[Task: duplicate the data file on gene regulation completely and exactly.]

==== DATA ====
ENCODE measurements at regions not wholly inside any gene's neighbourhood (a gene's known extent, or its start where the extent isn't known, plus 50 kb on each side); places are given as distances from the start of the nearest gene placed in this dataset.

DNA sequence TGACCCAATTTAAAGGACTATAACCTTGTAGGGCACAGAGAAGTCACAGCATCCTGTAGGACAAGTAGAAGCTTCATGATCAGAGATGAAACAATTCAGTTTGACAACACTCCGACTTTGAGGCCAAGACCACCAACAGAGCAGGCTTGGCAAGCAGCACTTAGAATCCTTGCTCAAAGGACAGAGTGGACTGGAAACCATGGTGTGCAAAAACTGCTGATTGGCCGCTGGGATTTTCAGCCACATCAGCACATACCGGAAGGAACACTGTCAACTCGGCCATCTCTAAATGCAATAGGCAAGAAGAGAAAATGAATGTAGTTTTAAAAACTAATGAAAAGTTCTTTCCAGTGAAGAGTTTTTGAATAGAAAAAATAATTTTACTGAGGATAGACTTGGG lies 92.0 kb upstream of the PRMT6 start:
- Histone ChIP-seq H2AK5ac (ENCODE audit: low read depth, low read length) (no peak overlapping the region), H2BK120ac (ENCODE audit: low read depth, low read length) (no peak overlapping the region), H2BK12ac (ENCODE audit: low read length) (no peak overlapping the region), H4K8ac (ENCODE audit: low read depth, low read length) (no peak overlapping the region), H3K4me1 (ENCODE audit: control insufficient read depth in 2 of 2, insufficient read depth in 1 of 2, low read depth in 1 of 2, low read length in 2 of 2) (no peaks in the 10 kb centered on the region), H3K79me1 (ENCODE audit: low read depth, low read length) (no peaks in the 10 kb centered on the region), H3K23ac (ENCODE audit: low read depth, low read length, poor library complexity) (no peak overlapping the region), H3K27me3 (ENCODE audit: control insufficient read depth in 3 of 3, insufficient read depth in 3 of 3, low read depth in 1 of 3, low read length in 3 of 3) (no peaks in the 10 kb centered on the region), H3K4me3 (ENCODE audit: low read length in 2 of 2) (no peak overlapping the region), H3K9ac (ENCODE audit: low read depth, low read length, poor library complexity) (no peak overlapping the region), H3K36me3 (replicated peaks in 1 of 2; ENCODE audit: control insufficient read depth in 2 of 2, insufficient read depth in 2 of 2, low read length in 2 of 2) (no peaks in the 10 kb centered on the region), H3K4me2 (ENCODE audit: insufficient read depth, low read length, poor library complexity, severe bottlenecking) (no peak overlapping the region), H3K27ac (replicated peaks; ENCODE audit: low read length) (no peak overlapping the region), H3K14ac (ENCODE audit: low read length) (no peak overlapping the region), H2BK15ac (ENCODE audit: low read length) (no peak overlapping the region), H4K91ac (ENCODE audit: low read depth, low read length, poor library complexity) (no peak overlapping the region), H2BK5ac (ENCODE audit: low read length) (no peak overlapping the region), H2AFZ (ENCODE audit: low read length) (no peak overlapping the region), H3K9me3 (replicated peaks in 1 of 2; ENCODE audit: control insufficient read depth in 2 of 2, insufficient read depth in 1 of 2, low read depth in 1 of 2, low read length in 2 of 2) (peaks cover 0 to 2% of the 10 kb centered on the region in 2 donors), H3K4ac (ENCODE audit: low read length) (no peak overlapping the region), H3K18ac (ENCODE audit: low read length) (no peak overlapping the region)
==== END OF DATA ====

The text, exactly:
ENCODE measurements at regions not wholly inside any gene's neighbourhood (a gene's known extent, or its start where the extent isn't known, plus 50 kb on each side); places are given as distances from the start of the nearest gene placed in this dataset.

DNA sequence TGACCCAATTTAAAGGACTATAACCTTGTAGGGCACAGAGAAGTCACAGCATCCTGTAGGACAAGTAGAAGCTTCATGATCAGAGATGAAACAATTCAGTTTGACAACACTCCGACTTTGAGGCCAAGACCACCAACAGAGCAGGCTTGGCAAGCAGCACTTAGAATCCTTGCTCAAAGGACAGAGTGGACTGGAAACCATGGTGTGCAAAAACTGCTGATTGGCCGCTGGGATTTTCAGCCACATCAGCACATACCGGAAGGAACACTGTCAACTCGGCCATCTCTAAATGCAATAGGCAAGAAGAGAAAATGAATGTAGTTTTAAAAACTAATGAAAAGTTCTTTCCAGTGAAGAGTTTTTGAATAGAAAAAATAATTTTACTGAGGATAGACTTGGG lies 92.0 kb upstream of the PRMT6 start:
- Histone ChIP-seq H2AK5ac (ENCODE audit: low read depth, low read length) (no peak overlapping the region), H2BK120ac (ENCODE audit: low read depth, low read length) (no peak overlapping the region), H2BK12ac (ENCODE audit: low read length) (no peak overlapping the region), H4K8ac (ENCODE audit: low read depth, low read length) (no peak overlapping the region), H3K4me1 (ENCODE audit: control insufficient read depth in 2 of 2, insufficient read depth in 1 of 2, low read depth in 1 of 2, low read length in 2 of 2) (no peaks in the 10 kb centered on the region), H3K79me1 (ENCODE audit: low read depth, low read length) (no peaks in the 10 kb centered on the region), H3K23ac (ENCODE audit: low read depth, low read length, poor library complexity) (no peak overlapping the region), H3K27me3 (ENCODE audit: control insufficient read depth in 3 of 3, insufficient read depth in 3 of 3, low read depth in 1 of 3, low read length in 3 of 3) (no peaks in the 10 kb centered on the region), H3K4me3 (ENCODE audit: low read length in 2 of 2) (no peak overlapping the region), H3K9ac (ENCODE audit: low read depth, low read length, poor library complexity) (no peak overlapping the region), H3K36me3 (replicated peaks in 1 of 2; ENCODE audit: control insufficient read depth in 2 of 2, insufficient read depth in 2 of 2, low read length in 2 of 2) (no peaks in the 10 kb centered on the region), H3K4me2 (ENCODE audit: insufficient read depth, low read length, poor library complexity, severe bottlenecking) (no peak overlapping the region), H3K27ac (replicated peaks; ENCODE audit: low read length) (no peak overlapping the region), H3K14ac (ENCODE audit: low read length) (no peak overlapping the region), H2BK15ac (ENCODE audit: low read length) (no peak overlapping the region), H4K91ac (ENCODE audit: low read depth, low read length, poor library complexity) (no peak overlapping the region), H2BK5ac (ENCODE audit: low read length) (no peak overlapping the region), H2AFZ (ENCODE audit: low read length) (no peak overlapping the region), H3K9me3 (replicated peaks in 1 of 2; ENCODE audit: control insufficient read depth in 2 of 2, insufficient read depth in 1 of 2, low read depth in 1 of 2, low read length in 2 of 2) (peaks cover 0 to 2% of the 10 kb centered on the region in 2 donors), H3K4ac (ENCODE audit: low read length) (no peak overlapping the region), H3K18ac (ENCODE audit: low read length) (no peak overlapping the region)